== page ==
Sunday, March 30, 2014

wilson's prom

a list of things I saw, heard, and did:

bull ant: someone wanted me to come stomp it, but i chased it across the street instead. apparently the sting can be pretty bad. she was super aggressive - i chased her off with a stick, but for the most part i had to actually flip her away, foot by foot, because otherwise she'd rear up and point her mandibles at me, very challenging.

kookaberra: loud, loud birds. middle of the night, both nights, awoken by competing kookaberras, laughing/screaming at eachother, "aaaAAAAAAAaaa!!! aaaAAAAAAAAaaa!!!"

wombats: i had heard stories about the rudeness of the wombat, and was not let down. once the sun is setting the wombats wander through the campsites, looking for food on the ground, tipping over coolers ('eskies'), looking on tables, getting into cars and tents. they're like tiny bears, or gigantic hamsters. they're completely nonchalant about it. you go to chase one off, and he's not skittish like your typical wild mammal: he just ignores you, and you have to really get serious and yell and swing a foot at him, and then he reluctantly backs off and trots off to a different site. surreal experiences with the wombats, especially once Nao and family appeared, and you had this Japanese family following one around, and all you can understand is, 'wombato! wombato!'

crimson rosella: a beautiful parrot, saw them several times. one on saturday afternoon, when Farid and I were relaxing at camp while others were away - this one landed on our table and started poking through things, tipping over containers and plates, like a regular curious bird, but then he started *picking things up with his feet* - holding a cracker in his hand and taking bites off of it, or holding up a bit of aluminum with nutella smeared on it and holding it as he licked off the sweet stuff. never seen a bird behave like that, using claws as hands.

brown honeyeater: there are lots of honey eaters in the neighborhood here, the ones with the yellow streaks behind their eyes that, to me, seem a bit unhinged. a visitor to our camp on saturday was, i think, a brown honey eater, very different looking, but also very quizzical and odd. i guess all birds are kind of odd, but this one walked around the whole camp, checking every location one time, never circling back, walking around our feet, tilting his head left and right to investigate this corner or that corner. it was like having a pet honeyeater (though at the time i was calling him a thrush - i'm still not sure it wasn't a thrush, but my visual memory right now is a better match for 'brown honeyeater').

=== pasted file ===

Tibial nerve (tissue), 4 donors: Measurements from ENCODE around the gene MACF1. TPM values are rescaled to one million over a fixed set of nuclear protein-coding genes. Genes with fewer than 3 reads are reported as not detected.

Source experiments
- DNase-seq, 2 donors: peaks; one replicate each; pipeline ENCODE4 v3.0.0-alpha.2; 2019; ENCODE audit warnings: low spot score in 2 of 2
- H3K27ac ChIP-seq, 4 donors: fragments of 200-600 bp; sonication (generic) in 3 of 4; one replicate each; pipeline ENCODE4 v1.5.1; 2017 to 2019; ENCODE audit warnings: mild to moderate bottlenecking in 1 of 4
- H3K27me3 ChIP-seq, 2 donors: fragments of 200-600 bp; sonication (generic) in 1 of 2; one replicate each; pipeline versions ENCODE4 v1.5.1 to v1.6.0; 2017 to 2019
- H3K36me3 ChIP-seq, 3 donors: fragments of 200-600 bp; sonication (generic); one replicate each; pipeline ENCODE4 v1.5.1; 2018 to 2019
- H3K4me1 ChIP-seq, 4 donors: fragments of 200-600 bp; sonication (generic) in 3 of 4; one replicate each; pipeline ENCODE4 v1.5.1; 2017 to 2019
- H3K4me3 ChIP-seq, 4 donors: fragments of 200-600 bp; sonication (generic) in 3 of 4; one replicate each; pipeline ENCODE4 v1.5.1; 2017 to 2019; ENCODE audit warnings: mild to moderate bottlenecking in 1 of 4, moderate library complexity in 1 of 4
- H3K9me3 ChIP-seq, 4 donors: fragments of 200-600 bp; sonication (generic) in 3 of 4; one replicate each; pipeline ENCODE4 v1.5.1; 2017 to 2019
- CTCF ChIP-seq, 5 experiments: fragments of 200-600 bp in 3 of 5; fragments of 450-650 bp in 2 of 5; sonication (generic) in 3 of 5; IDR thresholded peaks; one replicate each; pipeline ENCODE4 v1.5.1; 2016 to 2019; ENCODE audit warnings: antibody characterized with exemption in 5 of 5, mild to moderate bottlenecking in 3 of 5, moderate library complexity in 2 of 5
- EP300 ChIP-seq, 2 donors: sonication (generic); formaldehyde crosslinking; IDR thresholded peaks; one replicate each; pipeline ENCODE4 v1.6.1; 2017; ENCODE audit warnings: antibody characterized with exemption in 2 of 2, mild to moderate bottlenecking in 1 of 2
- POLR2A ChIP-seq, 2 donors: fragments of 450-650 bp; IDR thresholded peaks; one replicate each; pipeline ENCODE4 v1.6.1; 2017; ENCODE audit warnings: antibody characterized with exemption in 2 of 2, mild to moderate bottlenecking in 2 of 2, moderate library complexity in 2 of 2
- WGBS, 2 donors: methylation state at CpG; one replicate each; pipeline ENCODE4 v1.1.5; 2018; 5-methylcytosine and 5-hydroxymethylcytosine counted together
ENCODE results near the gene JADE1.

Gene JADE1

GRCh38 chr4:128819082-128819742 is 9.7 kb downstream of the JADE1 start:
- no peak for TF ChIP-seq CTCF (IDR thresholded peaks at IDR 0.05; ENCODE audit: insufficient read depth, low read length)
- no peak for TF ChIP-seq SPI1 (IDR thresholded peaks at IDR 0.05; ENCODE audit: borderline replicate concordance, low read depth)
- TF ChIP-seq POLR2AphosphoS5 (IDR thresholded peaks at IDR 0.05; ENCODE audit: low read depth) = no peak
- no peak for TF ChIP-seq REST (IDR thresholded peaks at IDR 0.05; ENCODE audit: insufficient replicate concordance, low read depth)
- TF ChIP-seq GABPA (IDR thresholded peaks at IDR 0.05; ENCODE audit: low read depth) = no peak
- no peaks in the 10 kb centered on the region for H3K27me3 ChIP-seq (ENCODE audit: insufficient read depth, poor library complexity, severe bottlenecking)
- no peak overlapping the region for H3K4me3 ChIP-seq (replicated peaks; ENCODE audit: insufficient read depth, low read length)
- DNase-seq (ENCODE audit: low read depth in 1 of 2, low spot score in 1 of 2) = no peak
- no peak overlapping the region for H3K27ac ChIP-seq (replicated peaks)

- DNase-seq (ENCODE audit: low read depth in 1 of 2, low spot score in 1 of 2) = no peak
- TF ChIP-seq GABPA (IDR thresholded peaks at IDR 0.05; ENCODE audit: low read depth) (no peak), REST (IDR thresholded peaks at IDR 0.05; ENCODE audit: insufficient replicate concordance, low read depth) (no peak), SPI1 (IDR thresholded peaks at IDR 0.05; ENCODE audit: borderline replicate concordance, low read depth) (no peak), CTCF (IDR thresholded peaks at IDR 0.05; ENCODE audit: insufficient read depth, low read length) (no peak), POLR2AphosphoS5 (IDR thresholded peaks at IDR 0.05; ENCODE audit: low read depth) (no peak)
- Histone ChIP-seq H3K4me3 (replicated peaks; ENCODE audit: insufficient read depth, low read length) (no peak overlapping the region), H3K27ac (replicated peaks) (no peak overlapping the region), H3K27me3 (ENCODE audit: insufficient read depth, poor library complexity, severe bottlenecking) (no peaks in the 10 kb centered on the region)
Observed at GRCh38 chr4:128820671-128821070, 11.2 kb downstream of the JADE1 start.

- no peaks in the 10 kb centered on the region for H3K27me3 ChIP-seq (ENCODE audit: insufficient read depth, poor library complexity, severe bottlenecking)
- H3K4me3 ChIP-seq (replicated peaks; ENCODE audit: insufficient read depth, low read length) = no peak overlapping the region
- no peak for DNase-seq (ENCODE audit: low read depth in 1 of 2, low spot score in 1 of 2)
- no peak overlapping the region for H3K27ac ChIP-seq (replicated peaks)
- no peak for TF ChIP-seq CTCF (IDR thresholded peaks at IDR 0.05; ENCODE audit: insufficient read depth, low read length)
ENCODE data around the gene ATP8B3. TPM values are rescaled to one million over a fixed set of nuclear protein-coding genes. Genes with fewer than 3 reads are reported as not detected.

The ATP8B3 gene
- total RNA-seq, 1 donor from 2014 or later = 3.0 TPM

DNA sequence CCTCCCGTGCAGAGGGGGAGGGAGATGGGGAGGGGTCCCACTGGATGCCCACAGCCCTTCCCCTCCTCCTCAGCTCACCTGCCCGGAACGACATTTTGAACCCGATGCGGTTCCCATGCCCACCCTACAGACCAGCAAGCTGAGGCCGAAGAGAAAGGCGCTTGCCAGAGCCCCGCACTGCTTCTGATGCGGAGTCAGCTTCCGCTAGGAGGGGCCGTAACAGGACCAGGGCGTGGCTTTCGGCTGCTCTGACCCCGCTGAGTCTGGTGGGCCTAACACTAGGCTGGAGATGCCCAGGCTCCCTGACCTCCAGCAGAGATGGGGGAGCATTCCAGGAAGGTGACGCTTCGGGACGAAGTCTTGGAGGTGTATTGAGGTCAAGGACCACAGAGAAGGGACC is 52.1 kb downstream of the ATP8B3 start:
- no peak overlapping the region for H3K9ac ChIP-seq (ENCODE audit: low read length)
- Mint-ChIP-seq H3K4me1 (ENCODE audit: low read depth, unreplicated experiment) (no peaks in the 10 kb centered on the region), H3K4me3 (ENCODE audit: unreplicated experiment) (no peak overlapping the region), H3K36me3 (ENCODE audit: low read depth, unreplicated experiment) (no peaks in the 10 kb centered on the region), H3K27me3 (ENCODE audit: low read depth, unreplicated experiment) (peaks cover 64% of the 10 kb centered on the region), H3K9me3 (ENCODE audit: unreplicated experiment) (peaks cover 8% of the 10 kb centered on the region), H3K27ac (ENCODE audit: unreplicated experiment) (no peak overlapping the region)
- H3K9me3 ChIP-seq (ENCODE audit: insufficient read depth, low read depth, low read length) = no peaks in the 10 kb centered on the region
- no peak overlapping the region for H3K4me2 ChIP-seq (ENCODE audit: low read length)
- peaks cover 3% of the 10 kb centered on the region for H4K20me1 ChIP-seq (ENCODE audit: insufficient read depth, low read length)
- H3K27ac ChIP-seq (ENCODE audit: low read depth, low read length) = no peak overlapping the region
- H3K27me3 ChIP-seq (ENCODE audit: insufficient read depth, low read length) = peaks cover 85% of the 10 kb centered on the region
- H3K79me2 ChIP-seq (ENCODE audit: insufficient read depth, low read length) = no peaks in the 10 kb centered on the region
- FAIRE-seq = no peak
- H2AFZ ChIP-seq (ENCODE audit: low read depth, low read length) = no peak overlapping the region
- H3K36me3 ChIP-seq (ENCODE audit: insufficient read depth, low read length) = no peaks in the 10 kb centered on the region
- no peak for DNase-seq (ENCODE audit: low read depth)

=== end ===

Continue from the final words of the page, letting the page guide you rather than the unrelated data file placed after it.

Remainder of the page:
fairywrens: i believe that these were *superb* fairywrens. tiny, tiny birds, smaller than a sparrow, closer in scale to a hummingbird even. but they hopped about like sparrows, mostly in bushes or underbrush. some of them, the males i suppose, were tinted blue. their most striking feature was the tail, sticking straight up like an antenna.

a big lizard: at first i thought i'd found the fairywren motherlode, walking along a brush-covered mound next to the campsite, so i went back to get the camera and take some pictures. when i got back the fairywrens were all gone, and instead i found a big blue-gray lizard. no idea what it was - maybe 6 inches long, stockier than a skink, shorter legs too, but since skinks are really my main point of comparison that's not too much information. anyways, a big lizard. i got some video of him.

lots and lots of millipedes: once the sun went down, the millipedes came out, and some could still be found during the day. they were everywhere, thousands of them, and it was impossible not to step on them. tiny, not the big imposing ones - these were all about an inch long, black or dark brown. not sure what that was about.

no mosquitoes: there were no mosquitoes! at all!

'mictyris' soldier crabs: a whole colony of them, hundreds, maybe a thousand. tiny crabs, each about an inch across, iridescent blue and pink shells, bodies shaped like a cicada's head, with this impression strengthened by these bulbous lateral patterns on the carapace that look like compound eyes; but no, the eyes are little black dots on short stalks right above the maw. they dig little holes in the sand to wait out the tide - i provoked one into burying himself, he did it in a quick spiral motion, creating a cylindrical hole, and he was then able to close it over himself. very neat. they left pellets of sand all around their area, which i've read are the results of their eating habits: they suck stuff out of the sand and spit it back out, leaving these little balls. hence the name, 'mictyris'.

anemones: saw anemones on rocks.

there were other birds. saw some little kangaroos and a pair of emus on the drive into the park.

also: saw the milky way, and the southern cross. lots and lots and lots of stars. i don't think i've seen the milky way in at least a decade. despite the haze - the skys were generally clear, but still a bit foggy - and the lights from the camping area, it was dark enough to see the milky way, it was magnificent. the southern cross is much smaller than i expected, but i got to like it. it's more of a diamond than a cross, or a kite.

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